PCOS affects one in ten women

Approximately one in ten women is diagnosed with PCOS, or Polycystic Ovarian Syndrome, is seen by doctors primarily as a risk factor for developing other diseases. Although it is so common, the diagnosis is unknown to many Swedes.

At present, not much is known about the exact mechanisms behind PCOS, other than that it appears to be genetic.

– There is a hereditary component to it all. This means that you produce more male sex hormones than other women. The balance becomes skewed. It leads to various consequences in the body, says Helena Kopp Kallner, gynecologist and chief physician at Danderyd hospital, in Nyhetsmorgon.

“Male Tendencies”

The gynecologist explains that those affected by PCOS also find it more difficult to reduce sensitivity to insulin and that the factors together produce different consequences in the body; among other things, that ovulation often does not occur or becomes very sparse.

– You get more male tendencies in how the pubic hair looks. Some even develop stubble on and under the chin. Those are the main symptoms, says Helena Kopp Kallner.

Kristina Stojanovic received her diagnosis three years ago, after she stopped using hormonal contraceptives. The period came to be delayed for a full 60 days and she suffered severe acne breakouts.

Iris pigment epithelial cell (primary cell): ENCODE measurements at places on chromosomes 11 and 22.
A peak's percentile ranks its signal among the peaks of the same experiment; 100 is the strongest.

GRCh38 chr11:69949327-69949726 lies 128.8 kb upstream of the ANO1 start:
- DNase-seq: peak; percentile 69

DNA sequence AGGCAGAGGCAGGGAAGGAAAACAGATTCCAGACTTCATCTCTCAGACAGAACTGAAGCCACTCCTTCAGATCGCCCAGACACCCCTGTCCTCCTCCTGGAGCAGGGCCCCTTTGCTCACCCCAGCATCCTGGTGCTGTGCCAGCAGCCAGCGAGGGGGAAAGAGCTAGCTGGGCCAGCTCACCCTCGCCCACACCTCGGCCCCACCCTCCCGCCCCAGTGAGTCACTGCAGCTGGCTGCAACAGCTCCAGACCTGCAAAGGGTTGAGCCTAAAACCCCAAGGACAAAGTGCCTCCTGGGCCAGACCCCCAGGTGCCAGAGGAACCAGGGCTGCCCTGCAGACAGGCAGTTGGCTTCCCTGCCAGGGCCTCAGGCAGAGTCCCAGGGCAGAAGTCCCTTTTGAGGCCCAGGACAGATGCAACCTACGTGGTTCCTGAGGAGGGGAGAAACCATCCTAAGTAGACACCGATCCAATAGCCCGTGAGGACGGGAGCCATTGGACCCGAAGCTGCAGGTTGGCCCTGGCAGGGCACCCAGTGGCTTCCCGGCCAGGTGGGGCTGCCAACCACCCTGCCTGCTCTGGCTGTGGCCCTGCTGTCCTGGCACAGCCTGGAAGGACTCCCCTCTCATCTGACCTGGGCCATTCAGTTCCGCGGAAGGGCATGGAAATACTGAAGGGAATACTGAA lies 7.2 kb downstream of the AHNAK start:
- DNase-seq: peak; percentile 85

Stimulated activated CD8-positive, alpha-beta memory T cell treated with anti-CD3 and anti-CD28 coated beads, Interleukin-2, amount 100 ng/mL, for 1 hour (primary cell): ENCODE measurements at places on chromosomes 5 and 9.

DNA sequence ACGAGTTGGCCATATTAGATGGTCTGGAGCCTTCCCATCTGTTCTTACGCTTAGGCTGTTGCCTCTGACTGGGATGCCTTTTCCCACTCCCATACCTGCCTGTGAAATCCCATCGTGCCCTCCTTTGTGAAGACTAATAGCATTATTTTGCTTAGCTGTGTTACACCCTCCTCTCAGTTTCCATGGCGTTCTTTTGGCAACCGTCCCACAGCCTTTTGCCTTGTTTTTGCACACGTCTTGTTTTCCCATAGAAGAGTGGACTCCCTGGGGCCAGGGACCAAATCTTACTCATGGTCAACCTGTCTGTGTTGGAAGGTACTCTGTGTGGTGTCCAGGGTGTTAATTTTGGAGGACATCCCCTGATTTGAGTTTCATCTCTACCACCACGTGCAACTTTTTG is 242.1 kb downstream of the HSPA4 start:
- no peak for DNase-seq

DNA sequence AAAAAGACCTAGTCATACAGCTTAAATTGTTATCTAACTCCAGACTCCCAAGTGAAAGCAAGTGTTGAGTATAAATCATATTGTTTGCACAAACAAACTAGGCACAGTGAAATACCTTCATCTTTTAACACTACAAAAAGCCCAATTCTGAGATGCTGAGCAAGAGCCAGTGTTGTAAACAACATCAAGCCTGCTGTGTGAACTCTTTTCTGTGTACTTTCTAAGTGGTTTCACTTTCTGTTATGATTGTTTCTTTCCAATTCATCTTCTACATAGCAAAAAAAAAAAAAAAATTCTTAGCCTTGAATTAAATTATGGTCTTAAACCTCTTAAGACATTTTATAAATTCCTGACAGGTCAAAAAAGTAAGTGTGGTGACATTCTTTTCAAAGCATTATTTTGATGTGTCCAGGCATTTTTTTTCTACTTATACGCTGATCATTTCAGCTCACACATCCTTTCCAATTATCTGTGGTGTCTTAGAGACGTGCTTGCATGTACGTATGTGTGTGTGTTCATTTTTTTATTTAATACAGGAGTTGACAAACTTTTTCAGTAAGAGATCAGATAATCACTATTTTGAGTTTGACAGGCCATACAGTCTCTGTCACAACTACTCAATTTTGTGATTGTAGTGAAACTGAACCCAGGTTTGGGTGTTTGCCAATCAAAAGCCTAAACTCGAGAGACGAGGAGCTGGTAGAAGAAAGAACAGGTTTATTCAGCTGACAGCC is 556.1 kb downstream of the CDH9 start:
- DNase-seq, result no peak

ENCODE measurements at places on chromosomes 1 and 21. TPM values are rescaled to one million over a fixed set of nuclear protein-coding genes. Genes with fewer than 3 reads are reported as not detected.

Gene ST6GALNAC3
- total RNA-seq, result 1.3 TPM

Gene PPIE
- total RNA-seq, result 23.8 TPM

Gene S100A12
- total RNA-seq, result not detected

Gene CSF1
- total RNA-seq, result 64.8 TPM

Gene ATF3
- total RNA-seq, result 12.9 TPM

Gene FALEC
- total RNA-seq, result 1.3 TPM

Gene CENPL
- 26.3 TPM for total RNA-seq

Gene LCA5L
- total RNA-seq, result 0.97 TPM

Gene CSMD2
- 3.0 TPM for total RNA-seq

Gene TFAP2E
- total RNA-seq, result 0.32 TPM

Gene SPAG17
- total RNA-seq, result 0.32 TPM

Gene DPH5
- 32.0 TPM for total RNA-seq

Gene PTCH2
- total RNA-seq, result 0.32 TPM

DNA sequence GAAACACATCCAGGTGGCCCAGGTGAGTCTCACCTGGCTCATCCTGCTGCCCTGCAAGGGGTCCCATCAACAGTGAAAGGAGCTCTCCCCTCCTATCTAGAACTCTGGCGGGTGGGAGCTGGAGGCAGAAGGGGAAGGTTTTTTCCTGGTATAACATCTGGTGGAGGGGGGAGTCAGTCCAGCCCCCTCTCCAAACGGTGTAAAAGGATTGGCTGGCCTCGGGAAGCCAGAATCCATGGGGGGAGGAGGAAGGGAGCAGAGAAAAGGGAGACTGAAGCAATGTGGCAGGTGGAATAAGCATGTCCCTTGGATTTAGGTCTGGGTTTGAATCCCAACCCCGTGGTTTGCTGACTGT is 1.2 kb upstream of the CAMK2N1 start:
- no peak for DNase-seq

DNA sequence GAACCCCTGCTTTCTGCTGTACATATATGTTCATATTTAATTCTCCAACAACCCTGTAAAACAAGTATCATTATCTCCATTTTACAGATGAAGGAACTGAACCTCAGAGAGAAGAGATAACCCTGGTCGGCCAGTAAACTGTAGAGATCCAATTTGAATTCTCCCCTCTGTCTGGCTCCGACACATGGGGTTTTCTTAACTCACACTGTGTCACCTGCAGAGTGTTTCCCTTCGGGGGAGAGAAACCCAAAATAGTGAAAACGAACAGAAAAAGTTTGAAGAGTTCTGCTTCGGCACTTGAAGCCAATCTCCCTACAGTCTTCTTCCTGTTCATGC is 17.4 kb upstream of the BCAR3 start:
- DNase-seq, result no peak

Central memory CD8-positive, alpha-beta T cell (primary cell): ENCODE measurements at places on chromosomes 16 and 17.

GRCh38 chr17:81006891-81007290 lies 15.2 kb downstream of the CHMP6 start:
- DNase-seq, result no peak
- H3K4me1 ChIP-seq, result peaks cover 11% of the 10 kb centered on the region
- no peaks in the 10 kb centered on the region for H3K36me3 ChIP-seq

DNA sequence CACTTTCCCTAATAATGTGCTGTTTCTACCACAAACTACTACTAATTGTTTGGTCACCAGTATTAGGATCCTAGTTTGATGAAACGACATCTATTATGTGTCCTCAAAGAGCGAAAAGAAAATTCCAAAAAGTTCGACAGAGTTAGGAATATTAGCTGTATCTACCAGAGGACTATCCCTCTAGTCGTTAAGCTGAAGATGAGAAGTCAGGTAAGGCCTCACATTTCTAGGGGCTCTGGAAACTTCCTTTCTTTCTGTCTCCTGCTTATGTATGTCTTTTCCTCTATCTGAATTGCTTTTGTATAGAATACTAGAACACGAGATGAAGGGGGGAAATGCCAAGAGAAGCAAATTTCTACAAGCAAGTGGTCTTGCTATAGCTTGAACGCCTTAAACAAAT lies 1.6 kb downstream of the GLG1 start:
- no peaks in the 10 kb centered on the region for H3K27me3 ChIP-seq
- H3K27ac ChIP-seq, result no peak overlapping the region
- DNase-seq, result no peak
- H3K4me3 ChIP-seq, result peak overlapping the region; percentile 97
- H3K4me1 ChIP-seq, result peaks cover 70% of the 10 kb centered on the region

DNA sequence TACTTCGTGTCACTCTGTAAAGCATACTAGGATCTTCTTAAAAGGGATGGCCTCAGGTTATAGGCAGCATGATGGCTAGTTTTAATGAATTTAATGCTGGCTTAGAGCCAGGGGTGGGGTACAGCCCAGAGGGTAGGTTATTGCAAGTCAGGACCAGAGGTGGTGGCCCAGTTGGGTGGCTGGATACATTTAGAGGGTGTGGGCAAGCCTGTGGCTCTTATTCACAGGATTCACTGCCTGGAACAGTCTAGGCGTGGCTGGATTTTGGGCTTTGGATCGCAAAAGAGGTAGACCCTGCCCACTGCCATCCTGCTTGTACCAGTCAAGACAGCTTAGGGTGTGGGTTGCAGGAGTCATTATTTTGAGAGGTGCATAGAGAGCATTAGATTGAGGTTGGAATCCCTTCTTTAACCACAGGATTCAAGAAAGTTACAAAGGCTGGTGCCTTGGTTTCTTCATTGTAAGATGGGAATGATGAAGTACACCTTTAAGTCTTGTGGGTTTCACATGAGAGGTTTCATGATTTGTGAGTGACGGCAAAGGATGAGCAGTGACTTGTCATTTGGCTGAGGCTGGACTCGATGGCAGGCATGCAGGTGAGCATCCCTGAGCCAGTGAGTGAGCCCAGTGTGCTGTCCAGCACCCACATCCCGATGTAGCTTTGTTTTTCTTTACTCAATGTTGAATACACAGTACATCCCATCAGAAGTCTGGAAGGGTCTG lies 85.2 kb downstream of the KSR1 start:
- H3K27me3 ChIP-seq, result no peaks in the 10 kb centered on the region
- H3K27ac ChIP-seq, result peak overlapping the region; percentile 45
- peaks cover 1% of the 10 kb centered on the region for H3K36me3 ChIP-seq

– It was only when I spoke to a woman who had similar symptoms, but also fertility problems, that I became very worried and sought care, says Kristina, who had never heard of PCOS before.

Immature follicles

She went to a gynecologist and told her about her problems. The doctor discovered cysts or immature follicles on the ovaries.

– What does it mean for my future? I became very worried. It was not obvious that I would be able to have children. That particular fear was there every now and then, says Kristina.

Helena Kopp Kallner tells us that PCOS sufferers actually have a great chance of having children, especially late in life because they have a lot of eggs – but that complications can accompany a pregnancy.

Being overweight worsens the symptoms and causes you to have even more irregular periods. In order to overcome the problems, lifestyle changes are therefore often required, eating regularly and keeping blood sugar in balance. PCOS symptoms can also be alleviated by stress management.

– I learned this on my own with lifestyle factors. It was the least I could do for myself. This way I got control of the acne and a more regular cycle. Then I also had children, says Kristina.

Higher risk of heart disease

But if you are to be able to mitigate your symptoms, you need to know what it is you are affected by – and a diagnosis is important for many reasons.

– You have a higher risk of developing cardiovascular disease and diabetes type 2. There are more complications in connection with entering a pregnancy with a higher weight. There are complications in connection with pregnancy and childbirth, says Helena Kopp Kallner.

– It’s not just that it’s hair and acne and irregular periods. This is something that you need to regulate throughout your life, continues the gynecologist.

However, PCOS is not only negative. As the woman gets more testosterone, it is also easier for her to build muscle. Doctors see that there are many successful sportswomen who have been diagnosed with Polycystic Ovarian Syndrome.